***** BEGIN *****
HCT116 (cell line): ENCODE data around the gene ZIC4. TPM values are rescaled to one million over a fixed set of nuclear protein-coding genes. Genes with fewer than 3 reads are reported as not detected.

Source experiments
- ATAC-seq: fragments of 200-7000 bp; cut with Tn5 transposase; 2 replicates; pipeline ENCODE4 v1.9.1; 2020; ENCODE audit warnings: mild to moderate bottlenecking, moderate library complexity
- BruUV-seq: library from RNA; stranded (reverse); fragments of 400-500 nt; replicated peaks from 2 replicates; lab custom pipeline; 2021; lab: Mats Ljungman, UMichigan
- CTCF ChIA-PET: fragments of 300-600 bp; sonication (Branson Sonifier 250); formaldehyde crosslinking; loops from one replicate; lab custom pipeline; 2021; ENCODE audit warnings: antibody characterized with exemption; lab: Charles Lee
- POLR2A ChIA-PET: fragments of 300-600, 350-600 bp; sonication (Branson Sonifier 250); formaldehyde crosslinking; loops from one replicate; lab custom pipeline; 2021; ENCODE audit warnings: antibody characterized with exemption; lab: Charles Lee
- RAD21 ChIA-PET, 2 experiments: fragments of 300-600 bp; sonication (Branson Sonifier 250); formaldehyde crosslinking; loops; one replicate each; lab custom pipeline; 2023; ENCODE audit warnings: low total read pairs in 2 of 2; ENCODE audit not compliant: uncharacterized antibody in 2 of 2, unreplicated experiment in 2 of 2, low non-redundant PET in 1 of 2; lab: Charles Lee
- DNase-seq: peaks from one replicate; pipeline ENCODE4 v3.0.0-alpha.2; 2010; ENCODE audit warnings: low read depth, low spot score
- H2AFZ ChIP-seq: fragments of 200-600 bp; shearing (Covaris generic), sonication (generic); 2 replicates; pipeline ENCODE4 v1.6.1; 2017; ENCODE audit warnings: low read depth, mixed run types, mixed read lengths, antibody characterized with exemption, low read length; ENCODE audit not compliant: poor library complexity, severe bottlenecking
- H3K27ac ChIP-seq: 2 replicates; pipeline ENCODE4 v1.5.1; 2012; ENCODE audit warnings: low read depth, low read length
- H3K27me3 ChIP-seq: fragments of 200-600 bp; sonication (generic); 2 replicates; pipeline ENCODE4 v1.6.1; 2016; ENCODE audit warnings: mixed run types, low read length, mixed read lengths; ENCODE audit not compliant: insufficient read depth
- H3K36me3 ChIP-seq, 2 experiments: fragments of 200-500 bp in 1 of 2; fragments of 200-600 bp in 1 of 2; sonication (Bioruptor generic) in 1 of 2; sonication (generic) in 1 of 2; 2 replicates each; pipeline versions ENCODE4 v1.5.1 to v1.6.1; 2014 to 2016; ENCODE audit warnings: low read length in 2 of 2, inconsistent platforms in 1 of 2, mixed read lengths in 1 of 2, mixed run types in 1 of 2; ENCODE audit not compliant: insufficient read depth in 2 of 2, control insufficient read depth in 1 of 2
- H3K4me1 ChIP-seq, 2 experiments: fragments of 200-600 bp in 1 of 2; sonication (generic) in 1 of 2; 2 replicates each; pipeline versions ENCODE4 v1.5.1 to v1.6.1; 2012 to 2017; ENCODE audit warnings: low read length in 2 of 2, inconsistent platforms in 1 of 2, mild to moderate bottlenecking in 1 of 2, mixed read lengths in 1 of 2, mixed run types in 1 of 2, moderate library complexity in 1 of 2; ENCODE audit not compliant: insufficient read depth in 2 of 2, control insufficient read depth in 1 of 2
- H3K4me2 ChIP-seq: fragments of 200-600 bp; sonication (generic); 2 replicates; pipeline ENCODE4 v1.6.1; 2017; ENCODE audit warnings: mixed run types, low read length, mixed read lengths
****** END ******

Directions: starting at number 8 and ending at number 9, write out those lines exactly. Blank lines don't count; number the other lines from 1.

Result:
- DNase-seq: peaks from one replicate; pipeline ENCODE4 v3.0.0-alpha.2; 2010; ENCODE audit warnings: low read depth, low spot score
- H2AFZ ChIP-seq: fragments of 200-600 bp; shearing (Covaris generic), sonication (generic); 2 replicates; pipeline ENCODE4 v1.6.1; 2017; ENCODE audit warnings: low read depth, mixed run types, mixed read lengths, antibody characterized with exemption, low read length; ENCODE audit not compliant: poor library complexity, severe bottlenecking